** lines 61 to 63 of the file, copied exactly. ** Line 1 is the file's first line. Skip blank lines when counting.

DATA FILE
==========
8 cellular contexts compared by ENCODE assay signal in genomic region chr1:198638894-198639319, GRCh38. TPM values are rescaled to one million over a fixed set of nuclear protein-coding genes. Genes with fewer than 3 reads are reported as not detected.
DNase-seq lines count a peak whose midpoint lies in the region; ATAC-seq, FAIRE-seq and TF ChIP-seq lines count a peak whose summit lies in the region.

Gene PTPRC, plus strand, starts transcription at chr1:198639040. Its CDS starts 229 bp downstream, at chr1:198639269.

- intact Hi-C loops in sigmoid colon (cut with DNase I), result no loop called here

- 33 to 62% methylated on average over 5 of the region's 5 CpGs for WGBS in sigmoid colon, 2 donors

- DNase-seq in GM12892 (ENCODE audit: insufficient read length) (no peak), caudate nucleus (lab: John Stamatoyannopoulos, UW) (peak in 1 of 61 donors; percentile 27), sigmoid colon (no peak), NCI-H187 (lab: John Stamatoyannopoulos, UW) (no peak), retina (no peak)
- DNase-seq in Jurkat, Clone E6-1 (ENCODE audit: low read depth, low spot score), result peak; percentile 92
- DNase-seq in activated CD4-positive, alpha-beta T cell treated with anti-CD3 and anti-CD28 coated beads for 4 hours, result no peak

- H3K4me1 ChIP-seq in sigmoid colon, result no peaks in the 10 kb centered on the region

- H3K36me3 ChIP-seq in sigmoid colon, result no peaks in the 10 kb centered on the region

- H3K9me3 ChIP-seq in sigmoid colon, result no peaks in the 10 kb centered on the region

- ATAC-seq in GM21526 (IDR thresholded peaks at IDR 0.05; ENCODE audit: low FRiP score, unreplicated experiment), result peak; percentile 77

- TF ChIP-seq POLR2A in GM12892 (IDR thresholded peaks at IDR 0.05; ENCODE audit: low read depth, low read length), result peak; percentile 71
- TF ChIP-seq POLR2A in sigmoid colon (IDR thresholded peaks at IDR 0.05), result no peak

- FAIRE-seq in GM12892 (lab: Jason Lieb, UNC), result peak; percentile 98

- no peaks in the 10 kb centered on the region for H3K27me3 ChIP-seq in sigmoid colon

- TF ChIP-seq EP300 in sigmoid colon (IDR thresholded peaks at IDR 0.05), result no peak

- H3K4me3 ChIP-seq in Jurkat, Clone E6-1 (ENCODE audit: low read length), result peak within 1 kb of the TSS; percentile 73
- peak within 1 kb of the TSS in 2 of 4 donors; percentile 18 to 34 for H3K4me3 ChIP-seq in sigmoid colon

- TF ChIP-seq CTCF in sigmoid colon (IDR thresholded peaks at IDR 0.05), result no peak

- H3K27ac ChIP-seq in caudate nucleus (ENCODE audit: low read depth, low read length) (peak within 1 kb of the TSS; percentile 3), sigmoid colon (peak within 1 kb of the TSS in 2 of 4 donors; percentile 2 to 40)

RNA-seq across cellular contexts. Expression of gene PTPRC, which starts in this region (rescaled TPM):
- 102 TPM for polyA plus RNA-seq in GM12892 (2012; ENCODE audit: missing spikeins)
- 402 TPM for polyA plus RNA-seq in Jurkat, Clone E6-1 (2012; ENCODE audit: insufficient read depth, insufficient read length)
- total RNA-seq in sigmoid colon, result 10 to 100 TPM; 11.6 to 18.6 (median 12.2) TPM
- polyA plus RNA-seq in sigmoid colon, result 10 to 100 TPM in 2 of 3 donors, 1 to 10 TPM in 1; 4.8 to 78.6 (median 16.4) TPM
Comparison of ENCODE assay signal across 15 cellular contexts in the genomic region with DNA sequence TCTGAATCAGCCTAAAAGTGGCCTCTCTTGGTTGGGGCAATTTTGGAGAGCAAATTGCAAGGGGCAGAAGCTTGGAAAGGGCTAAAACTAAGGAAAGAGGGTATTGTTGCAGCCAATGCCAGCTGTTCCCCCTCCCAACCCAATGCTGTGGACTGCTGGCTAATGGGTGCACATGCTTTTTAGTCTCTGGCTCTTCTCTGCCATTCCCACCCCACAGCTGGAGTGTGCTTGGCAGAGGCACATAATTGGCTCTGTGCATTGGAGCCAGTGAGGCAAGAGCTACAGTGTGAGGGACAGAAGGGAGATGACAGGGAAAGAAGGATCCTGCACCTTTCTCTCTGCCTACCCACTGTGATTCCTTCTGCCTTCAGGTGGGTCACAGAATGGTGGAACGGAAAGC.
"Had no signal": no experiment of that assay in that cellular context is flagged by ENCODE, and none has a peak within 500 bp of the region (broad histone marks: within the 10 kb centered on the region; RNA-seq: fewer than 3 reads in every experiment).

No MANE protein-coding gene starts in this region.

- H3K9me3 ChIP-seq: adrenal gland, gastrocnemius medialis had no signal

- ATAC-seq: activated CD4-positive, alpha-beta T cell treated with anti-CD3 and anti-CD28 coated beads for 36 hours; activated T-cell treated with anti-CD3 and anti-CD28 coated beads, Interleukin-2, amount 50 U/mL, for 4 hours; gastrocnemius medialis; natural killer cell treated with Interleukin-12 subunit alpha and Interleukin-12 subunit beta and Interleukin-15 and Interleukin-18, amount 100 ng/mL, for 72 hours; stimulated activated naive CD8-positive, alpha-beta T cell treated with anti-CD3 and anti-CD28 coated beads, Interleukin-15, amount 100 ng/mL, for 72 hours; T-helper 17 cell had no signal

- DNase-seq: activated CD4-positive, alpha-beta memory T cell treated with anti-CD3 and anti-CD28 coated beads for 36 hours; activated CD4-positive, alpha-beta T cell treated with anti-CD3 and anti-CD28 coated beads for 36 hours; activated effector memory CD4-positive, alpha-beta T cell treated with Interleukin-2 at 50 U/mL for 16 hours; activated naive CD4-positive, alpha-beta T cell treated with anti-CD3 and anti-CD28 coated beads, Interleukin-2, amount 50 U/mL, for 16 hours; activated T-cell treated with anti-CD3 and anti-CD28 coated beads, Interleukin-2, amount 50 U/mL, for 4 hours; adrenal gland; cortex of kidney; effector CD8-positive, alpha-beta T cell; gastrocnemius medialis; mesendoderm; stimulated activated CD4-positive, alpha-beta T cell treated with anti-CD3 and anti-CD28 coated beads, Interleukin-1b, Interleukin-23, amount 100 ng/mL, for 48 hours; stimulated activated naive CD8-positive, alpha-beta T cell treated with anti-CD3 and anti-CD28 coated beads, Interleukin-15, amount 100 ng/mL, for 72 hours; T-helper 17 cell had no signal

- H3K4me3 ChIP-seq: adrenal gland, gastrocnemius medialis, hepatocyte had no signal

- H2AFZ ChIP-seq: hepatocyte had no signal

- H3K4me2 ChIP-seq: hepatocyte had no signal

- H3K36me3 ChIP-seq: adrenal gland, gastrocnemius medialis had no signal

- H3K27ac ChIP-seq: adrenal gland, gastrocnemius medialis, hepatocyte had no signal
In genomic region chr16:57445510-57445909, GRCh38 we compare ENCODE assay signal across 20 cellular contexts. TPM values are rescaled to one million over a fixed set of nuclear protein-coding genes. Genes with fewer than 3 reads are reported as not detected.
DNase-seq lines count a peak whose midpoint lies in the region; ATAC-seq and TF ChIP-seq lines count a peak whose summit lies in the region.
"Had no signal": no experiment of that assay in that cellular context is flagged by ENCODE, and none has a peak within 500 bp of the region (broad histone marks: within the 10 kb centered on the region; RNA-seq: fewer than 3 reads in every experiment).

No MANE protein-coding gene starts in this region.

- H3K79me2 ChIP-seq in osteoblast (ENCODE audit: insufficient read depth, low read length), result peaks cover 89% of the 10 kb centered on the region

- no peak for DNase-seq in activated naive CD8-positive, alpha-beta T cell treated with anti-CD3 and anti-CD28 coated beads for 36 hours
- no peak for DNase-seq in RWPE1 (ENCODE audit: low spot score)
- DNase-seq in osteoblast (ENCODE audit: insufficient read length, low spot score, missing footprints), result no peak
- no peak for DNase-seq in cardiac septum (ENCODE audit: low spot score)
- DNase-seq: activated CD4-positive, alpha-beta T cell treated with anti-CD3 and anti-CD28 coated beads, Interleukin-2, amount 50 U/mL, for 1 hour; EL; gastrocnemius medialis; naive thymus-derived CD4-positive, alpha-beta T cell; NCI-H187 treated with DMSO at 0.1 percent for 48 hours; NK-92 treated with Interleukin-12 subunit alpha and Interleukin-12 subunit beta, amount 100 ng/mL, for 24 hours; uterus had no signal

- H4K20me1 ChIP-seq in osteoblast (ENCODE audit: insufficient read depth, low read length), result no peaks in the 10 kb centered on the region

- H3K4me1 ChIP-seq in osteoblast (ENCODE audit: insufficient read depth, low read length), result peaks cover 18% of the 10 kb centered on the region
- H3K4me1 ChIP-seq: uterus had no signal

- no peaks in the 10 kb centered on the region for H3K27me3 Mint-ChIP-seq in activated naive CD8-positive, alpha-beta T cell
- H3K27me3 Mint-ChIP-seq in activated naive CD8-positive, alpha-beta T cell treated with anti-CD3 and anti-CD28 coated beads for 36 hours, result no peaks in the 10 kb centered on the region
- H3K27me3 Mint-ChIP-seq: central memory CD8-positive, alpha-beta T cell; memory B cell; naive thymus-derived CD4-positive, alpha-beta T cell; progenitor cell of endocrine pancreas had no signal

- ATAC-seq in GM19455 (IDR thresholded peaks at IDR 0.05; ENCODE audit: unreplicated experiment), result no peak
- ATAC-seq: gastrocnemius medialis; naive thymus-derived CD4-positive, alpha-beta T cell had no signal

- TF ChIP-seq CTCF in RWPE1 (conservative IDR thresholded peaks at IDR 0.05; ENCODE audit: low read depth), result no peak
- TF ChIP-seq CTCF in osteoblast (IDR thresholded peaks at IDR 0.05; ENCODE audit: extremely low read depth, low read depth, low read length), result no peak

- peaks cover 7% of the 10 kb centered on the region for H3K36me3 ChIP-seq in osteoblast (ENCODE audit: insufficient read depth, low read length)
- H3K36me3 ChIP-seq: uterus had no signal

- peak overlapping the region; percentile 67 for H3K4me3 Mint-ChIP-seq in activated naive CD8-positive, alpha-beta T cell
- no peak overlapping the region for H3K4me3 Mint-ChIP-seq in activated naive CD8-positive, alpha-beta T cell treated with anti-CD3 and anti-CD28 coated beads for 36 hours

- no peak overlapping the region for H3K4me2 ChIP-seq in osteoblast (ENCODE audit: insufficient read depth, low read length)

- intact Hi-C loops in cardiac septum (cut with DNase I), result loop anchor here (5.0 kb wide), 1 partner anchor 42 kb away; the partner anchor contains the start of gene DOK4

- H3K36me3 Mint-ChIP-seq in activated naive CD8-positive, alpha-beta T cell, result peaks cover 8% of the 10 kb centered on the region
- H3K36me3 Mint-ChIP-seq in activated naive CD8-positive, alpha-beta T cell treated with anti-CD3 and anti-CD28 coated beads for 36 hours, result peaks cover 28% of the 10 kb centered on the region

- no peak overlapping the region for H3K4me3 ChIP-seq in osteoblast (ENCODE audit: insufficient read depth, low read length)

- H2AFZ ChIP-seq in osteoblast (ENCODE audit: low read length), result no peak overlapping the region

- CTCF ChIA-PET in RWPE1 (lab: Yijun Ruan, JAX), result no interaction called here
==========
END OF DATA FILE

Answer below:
- no peak overlapping the region for H3K4me3 Mint-ChIP-seq in activated naive CD8-positive, alpha-beta T cell treated with anti-CD3 and anti-CD28 coated beads for 36 hours

- no peak overlapping the region for H3K4me2 ChIP-seq in osteoblast (ENCODE audit: insufficient read depth, low read length)

- intact Hi-C loops in cardiac septum (cut with DNase I), result loop anchor here (5.0 kb wide), 1 partner anchor 42 kb away; the partner anchor contains the start of gene DOK4